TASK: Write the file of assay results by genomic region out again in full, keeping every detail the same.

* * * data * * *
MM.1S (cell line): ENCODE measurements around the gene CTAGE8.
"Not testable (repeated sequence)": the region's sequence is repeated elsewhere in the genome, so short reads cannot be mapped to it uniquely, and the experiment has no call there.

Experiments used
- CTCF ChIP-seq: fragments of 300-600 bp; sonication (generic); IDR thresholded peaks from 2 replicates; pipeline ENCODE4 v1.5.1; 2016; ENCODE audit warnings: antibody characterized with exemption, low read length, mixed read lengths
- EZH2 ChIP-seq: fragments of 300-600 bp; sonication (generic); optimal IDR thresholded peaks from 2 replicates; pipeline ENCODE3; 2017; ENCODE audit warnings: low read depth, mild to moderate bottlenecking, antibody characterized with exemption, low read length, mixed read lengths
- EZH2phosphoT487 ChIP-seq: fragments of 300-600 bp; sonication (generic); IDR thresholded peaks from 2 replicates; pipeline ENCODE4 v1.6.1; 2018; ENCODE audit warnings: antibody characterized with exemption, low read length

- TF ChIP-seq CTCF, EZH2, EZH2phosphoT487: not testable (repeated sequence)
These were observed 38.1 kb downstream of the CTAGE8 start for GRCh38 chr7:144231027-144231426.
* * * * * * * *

MM.1S (cell line): ENCODE measurements around the gene CTAGE8.
"Not testable (repeated sequence)": the region's sequence is repeated elsewhere in the genome, so short reads cannot be mapped to it uniquely, and the experiment has no call there.

Experiments used
- CTCF ChIP-seq: fragments of 300-600 bp; sonication (generic); IDR thresholded peaks from 2 replicates; pipeline ENCODE4 v1.5.1; 2016; ENCODE audit warnings: antibody characterized with exemption, low read length, mixed read lengths
- EZH2 ChIP-seq: fragments of 300-600 bp; sonication (generic); optimal IDR thresholded peaks from 2 replicates; pipeline ENCODE3; 2017; ENCODE audit warnings: low read depth, mild to moderate bottlenecking, antibody characterized with exemption, low read length, mixed read lengths
- EZH2phosphoT487 ChIP-seq: fragments of 300-600 bp; sonication (generic); IDR thresholded peaks from 2 replicates; pipeline ENCODE4 v1.6.1; 2018; ENCODE audit warnings: antibody characterized with exemption, low read length

- TF ChIP-seq CTCF, EZH2, EZH2phosphoT487: not testable (repeated sequence)
These were observed 38.1 kb downstream of the CTAGE8 start for GRCh38 chr7:144231027-144231426.